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Chang-Hyun Lee, Young II Won, Young San Ko, Seung Heon Yang, Chi Heon Kim, Sung Bae Park, and Chun Kee Chung


Combined anterior-posterior (AP) surgery is considered the gold standard for surgical treatment of Scheuermann kyphosis. There are trends toward posterior-only (PO) surgery for correcting this deformity because of the availability of multisegmental compression instruments and posterior shortening osteotomy. To date, surgical strategies for Scheuermann kyphosis remain controversial. The purpose of this study was to compare various surgical approaches for the treatment of Scheuermann kyphosis, including radiological correction and intraoperative outcomes, using a systematic review and meta-analysis.


A comprehensive database search of PubMed, EMBASE, Web of Science, and Cochrane Library was performed to identify studies concerning Scheuermann kyphosis. The inclusion criteria were direct comparisons between AP and PO surgeries for Scheuermann kyphosis and assessment of the angle of thoracic kyphosis preoperatively and postoperatively. The authors used the principles of a cumulative meta-analysis by updating the pooled estimate of the treatment effect.


Data from 13 studies involving 1147 participants (542 patients in the AP group and 605 patients in the PO group) were included. The average age was 18.2 years for the AP and 17.9 years for the PO group. The overall mean difference of changes in thoracic kyphosis angles between the AP and PO surgeries was 0.23° (95% CI −2.24° to 2.71°). In studies in which posterior shortening osteotomies were not performed, PO surgery resulted in a significantly low degree of correction of thoracic kyphosis, with a mean difference of 5.59° (95% CI 0.34°–10.83°). Studies in which osteotomies were performed revealed that the angle of correction for PO surgery was comparable to that of AP surgery. Regardless of fixation methods, PO surgical approaches achieved comparable angles.


PO surgery using posterior osteotomies can achieve correction of Scheuermann kyphosis as successfully as AP surgery does. Reflecting the advancement of surgical technology, large prospective studies are necessary to identify the proper treatments for Scheuermann kyphosis.

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Heon Yoo, Young Zoon Kim, Byung Ho Nam, Sang Hoon Shin, Hee Seok Yang, Jin Soo Lee, Jae Il Zo, and Seung Hoon Lee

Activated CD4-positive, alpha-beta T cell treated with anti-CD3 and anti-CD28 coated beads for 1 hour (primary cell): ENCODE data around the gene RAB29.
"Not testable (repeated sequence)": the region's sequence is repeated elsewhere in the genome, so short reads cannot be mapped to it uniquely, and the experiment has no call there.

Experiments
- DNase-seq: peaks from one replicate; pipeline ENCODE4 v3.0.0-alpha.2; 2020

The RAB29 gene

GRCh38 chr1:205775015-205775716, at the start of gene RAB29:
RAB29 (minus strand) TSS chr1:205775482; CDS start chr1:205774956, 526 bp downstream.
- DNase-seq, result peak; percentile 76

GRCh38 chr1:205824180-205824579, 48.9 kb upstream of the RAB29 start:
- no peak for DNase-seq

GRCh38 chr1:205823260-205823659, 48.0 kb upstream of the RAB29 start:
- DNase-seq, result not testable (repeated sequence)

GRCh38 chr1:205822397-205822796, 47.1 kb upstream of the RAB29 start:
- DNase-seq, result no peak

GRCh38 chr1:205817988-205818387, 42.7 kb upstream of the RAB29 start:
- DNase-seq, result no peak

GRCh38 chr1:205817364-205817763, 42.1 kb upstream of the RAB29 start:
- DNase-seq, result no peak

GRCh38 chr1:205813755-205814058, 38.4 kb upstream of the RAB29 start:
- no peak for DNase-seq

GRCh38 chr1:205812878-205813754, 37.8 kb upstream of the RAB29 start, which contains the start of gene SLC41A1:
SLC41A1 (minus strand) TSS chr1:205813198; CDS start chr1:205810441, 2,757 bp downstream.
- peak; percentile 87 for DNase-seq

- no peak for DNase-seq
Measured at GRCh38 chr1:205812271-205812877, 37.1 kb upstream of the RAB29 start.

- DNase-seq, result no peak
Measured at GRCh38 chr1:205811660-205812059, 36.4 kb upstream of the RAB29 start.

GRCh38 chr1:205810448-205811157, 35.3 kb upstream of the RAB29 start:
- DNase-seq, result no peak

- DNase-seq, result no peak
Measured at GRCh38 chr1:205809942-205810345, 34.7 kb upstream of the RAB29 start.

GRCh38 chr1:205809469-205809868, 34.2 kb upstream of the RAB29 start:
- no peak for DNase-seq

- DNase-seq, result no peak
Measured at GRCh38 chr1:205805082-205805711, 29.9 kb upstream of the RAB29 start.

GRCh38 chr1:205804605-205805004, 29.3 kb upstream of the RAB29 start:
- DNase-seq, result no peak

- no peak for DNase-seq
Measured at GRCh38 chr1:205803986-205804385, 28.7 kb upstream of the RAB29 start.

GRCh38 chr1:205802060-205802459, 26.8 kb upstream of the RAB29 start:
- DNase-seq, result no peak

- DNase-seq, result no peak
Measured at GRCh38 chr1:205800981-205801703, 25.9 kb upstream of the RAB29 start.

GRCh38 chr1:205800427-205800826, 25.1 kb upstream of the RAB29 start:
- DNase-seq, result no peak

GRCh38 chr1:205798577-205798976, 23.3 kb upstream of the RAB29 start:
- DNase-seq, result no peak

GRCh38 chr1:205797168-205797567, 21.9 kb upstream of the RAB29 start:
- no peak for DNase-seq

The goal of this study was to evaluate the therapeutic impact of the resection of metastatic brain tumor cells infiltrating adjacent brain parenchyma.


Between July 2001 and February 2007, 94 patients (67 males and 27 females, with a mean age of 55.0 ±12.0 years) underwent resection of a single brain metastasis, followed by systemic chemotherapy with or without radiotherapy. In 43 patients with tumors located in noneloquent areas, the authors performed microscopic total resections (MTRs) that included tumor cells infiltrating adjacent brain parenchyma, and they pathologically confirmed during surgery that the resection margins were free of tumor cells (MTR group). In 51 patients with lesions in eloquent locations, gross-total resections (GTRs) were performed without the removal of neighboring brain parenchyma (GTR group). The 2 groups were then compared for local recurrence and survival.


The MTR group had better local control of the tumor than did the GTR group; 10 (23.3%) of 43 patients in the MTR group and 22 (43.1%) of 51 patients in the GTR group had a local recurrence (p = 0.04). The median time to tumor progression in the MTR group could not be calculated using the Kaplan-Meier method, whereas it was 11.4 months in the GTR group. The 1- and 2-year respective local recurrence rates were 29.1 and 29.1% in the MTR group and 58.6 and 63.2% in the GTR group (p = 0.01). Multivariate analysis showed that the MTR procedure was associated with a decreased risk of local recurrence (p = 0.003). A Cox regression analysis revealed that the hazard ratio for a local recurrence in the MTR group versus the GTR group was 3.14 (95% CI 1.47–6.72, p = 0.003). There was no significant difference in the local recurrence rate between the MTR group without radiotherapy (10 [30.3%] of 33) and the GTR group with postoperative radiotherapy (5 [26.3%] of 19).


The results in this study suggest that MTRs including tumor cells infiltrating adjacent brain parenchyma for a single brain metastasis provide better local tumor control.